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ATOMIC BLONDE and its dynamic soundtrack

atomic-blonde-and-its-dynamic-soundtrack

Here's a movie that's worth seeing in cinema, otherwise it might not leave any sort of impression on you. Atomic Blonde stars Charlize Theron as a really good undercover agent who gets played by other agents, but ultimately wins the game because she's able to foresee everything that is thrown at here and then some. Directed by David Leitch the movie is still in cinemas, so feel free to take a night off and watch this adrenaline-infused spy story.

"Derived from a comic book called The Coldest City, the movie is unashamed to flaunt having the coldest star of its day, and Theron – high off that defining moment as Furiosa in Mad Max: Fury Road – gives it the full subzero workout. The film flicks back and forth between her Berlin adventures and the scars-apparent debrief, throwing up one delicious moment when we cut to her oblivious London boss (Toby Jones) straight after the Boutella sex scene. “So you made contact with the French operative?” he asks her, none the wiser. [...]The film is a ridiculously dressy design feast, first and foremost. Director David Leitch has form here – he was one half of the team who gave us Keanu Reeves as a soul-sick assassin in John Wick – and outdoes himself on every imaginable superficial level. The lighting scheme, all blue and pink neons bouncing off hair and glass, is pure Nicolas Winding Refn, but consistently dazzling nonetheless." (Telegraph)

"As you’d expect from the co-director of John Wick, the stunts are breathtaking, with one brutal fight shot in long, hand-held takes that roam down stairs, through an apartment and into a car chase. And while it’s not a first to see a woman battered about to this extent on screen, it is unusual. Most of Lorraine’s opponents are male, and none hold back. It would be deeply disturbing were it almost anyone but Theron; she projects such formidable badassitude that it does not for a moment read like victimisation. Broughton uses whatever is to hand, and leverages her enemies’ own momentum against them, so you believe she could hold her own." (Empire Online)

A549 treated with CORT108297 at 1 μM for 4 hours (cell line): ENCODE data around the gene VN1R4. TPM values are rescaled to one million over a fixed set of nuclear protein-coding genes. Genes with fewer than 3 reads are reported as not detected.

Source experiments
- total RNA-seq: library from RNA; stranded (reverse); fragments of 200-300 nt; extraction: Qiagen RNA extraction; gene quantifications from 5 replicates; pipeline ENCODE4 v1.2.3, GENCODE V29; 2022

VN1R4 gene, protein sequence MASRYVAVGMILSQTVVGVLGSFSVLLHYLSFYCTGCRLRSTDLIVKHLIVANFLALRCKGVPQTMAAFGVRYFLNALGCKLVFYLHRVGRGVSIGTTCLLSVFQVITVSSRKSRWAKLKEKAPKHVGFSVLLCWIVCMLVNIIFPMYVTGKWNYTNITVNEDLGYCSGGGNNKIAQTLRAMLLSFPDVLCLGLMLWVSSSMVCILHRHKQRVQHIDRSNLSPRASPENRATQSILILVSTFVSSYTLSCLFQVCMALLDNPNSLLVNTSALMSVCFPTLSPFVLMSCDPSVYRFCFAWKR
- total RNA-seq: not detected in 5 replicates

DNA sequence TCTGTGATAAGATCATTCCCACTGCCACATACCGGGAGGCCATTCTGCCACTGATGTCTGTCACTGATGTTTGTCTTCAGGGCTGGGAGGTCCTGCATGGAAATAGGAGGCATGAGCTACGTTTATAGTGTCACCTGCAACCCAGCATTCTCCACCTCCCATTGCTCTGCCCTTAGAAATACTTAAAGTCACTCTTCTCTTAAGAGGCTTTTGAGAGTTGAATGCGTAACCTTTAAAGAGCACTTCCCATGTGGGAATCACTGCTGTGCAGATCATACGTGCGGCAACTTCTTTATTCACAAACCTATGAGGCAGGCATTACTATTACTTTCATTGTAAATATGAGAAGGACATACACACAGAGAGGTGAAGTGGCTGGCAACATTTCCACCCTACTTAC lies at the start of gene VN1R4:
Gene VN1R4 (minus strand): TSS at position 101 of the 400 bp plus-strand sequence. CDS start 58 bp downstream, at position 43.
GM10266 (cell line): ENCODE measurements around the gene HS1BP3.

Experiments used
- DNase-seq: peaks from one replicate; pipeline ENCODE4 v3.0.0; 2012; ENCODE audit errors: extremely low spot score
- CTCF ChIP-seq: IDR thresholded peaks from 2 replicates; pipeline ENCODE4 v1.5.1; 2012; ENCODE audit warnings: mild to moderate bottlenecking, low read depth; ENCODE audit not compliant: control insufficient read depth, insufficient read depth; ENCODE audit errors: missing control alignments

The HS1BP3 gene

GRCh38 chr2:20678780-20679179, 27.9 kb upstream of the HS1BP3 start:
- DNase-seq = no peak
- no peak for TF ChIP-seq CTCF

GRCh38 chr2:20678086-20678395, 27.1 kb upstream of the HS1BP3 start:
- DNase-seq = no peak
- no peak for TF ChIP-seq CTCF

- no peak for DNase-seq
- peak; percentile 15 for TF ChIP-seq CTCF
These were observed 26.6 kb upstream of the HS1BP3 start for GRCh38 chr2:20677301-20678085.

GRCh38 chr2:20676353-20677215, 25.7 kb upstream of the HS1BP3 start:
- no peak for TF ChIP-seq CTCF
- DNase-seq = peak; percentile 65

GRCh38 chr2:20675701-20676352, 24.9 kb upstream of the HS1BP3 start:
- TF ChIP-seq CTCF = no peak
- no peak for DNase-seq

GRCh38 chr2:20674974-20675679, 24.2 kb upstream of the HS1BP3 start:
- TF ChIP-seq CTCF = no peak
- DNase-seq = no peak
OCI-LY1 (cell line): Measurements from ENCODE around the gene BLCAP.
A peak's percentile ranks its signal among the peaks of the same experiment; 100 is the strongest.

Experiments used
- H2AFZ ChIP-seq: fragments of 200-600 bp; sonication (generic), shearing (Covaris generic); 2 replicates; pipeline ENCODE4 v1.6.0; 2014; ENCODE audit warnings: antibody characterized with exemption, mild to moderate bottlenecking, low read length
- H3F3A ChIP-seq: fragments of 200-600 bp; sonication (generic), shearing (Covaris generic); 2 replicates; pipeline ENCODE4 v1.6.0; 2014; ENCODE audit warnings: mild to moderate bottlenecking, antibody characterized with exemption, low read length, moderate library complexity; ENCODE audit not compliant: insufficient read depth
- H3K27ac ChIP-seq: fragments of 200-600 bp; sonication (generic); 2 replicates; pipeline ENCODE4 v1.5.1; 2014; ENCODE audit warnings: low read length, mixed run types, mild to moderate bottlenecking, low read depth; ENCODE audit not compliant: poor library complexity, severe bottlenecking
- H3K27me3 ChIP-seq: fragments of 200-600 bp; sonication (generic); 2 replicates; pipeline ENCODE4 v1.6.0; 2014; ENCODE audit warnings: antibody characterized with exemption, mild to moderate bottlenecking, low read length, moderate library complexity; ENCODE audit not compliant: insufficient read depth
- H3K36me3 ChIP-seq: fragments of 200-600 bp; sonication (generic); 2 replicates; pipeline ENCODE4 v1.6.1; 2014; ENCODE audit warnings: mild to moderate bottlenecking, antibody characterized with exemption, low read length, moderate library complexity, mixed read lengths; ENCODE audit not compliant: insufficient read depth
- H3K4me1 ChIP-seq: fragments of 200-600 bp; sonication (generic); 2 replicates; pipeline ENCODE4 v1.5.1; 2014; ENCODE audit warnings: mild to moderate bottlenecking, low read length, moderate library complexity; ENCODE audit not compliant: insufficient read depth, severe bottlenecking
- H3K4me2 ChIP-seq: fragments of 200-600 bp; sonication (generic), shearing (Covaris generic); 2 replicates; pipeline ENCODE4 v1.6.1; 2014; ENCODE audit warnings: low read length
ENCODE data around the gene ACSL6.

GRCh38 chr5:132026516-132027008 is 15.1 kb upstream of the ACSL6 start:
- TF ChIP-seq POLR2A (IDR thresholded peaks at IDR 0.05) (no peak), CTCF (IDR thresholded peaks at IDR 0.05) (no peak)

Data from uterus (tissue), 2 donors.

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"The unique vision that Leitch, a former stuntman, brought to John Wick’s action (along with his co-director Chad Stahelski, who made the second Wick by himself) was essential to its success. Atomic Blonde is loaded with it—every sequence plays out with glorious clarity, letting the incredible stunts speak for themselves, and turning the camera into the third partner in each vicious dance. It’s electrifying to watch the camera gracefully swoop under and over and around Theron and her enemies in every new bit of hand-to-hand combat; Leitch is not a director who relies on quick cuts, or shaky handheld shots, to obscure the tougher parts of his set-pieces.

Theron, too, is magnetic as Lorraine, an icepick thrust into the frigid, deteriorating burg (pun intended) of Berlin; she’s driven by her own dark motivations that the film slowly unravels over its 115-minute running time. Leitch lights her in pink neon and tinted blue, leaning hard into the nostalgic aesthetic of his late-’80s period piece, but Theron would excel no matter how she was filmed or costumed. She’s simply got the best eyes in the business—they’re deep wells of sorrow or contempt, and depending on who she’s looking at, in this film, the only thing remotely betraying her Terminator demeanor." (The Atlantic)

"Leitch gives a couple of good tastes of his action sensibility early in the film, one involving a useful coil of garden hose. But genre fans will likely be so taken by the main event that they forget any storytelling disappointment leading up to it: A long sequence in the third act, in which Lorraine fights her way through an apartment house's stairwell, is one for the ages, a bring-the-pain endurance test in which opponents seem nearly impossible to kill. Theron punches through it with a fierceness to match Min-sik Choi in Oldboy or Matt Damon in the Bourne franchise. The more obvious comparison, of course, is with the latest, earthily violent incarnation of James Bond. As enjoyable as Atomic Blonde can be at times, its main utility may be its demonstration that Theron deserves better than this. If not a reincarnation in which James becomes "Bond, Jane Bond," then at least something with more staying power than this actioner, which looks good and gets some things right, but is as uninterested in its protagonist's personality as its generic name suggests." (The Hollywood Reporter)

From Depeche Mode, New Order to Blondie and The Cure, Atomic Blonde will keep your shoulders moving throughout the storyline. James McAvoy and John Goodman also star in the movie.

Check out the trailer below.

Tags:   news, film news, Atomic Blonde

Related:   Atomic Blonde


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